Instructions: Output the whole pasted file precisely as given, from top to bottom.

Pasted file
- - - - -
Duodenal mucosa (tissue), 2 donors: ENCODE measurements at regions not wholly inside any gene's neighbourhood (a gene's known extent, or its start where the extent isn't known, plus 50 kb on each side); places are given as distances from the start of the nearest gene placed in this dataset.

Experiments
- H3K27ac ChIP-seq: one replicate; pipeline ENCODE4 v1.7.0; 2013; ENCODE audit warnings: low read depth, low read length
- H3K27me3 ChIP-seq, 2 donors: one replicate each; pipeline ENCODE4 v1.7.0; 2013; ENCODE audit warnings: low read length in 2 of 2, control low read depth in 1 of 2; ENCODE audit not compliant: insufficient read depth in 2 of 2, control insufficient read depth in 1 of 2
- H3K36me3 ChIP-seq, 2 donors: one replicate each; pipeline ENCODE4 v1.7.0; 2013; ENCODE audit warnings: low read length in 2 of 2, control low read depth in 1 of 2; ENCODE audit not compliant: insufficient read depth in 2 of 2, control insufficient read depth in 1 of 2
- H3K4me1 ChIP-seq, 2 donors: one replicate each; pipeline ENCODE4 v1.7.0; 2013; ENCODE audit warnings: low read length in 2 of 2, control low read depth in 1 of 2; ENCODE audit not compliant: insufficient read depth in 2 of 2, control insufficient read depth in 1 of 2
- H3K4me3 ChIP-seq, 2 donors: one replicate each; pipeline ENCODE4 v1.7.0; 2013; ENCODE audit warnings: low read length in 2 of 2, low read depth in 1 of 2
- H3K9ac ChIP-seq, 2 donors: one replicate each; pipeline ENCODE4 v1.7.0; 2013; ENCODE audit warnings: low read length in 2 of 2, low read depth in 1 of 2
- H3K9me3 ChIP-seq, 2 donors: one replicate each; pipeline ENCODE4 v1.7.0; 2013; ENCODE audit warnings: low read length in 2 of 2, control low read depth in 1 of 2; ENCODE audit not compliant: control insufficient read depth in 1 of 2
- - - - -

Duodenal mucosa (tissue), 2 donors: ENCODE measurements at regions not wholly inside any gene's neighbourhood (a gene's known extent, or its start where the extent isn't known, plus 50 kb on each side); places are given as distances from the start of the nearest gene placed in this dataset.

Experiments
- H3K27ac ChIP-seq: one replicate; pipeline ENCODE4 v1.7.0; 2013; ENCODE audit warnings: low read depth, low read length
- H3K27me3 ChIP-seq, 2 donors: one replicate each; pipeline ENCODE4 v1.7.0; 2013; ENCODE audit warnings: low read length in 2 of 2, control low read depth in 1 of 2; ENCODE audit not compliant: insufficient read depth in 2 of 2, control insufficient read depth in 1 of 2
- H3K36me3 ChIP-seq, 2 donors: one replicate each; pipeline ENCODE4 v1.7.0; 2013; ENCODE audit warnings: low read length in 2 of 2, control low read depth in 1 of 2; ENCODE audit not compliant: insufficient read depth in 2 of 2, control insufficient read depth in 1 of 2
- H3K4me1 ChIP-seq, 2 donors: one replicate each; pipeline ENCODE4 v1.7.0; 2013; ENCODE audit warnings: low read length in 2 of 2, control low read depth in 1 of 2; ENCODE audit not compliant: insufficient read depth in 2 of 2, control insufficient read depth in 1 of 2
- H3K4me3 ChIP-seq, 2 donors: one replicate each; pipeline ENCODE4 v1.7.0; 2013; ENCODE audit warnings: low read length in 2 of 2, low read depth in 1 of 2
- H3K9ac ChIP-seq, 2 donors: one replicate each; pipeline ENCODE4 v1.7.0; 2013; ENCODE audit warnings: low read length in 2 of 2, low read depth in 1 of 2
- H3K9me3 ChIP-seq, 2 donors: one replicate each; pipeline ENCODE4 v1.7.0; 2013; ENCODE audit warnings: low read length in 2 of 2, control low read depth in 1 of 2; ENCODE audit not compliant: control insufficient read depth in 1 of 2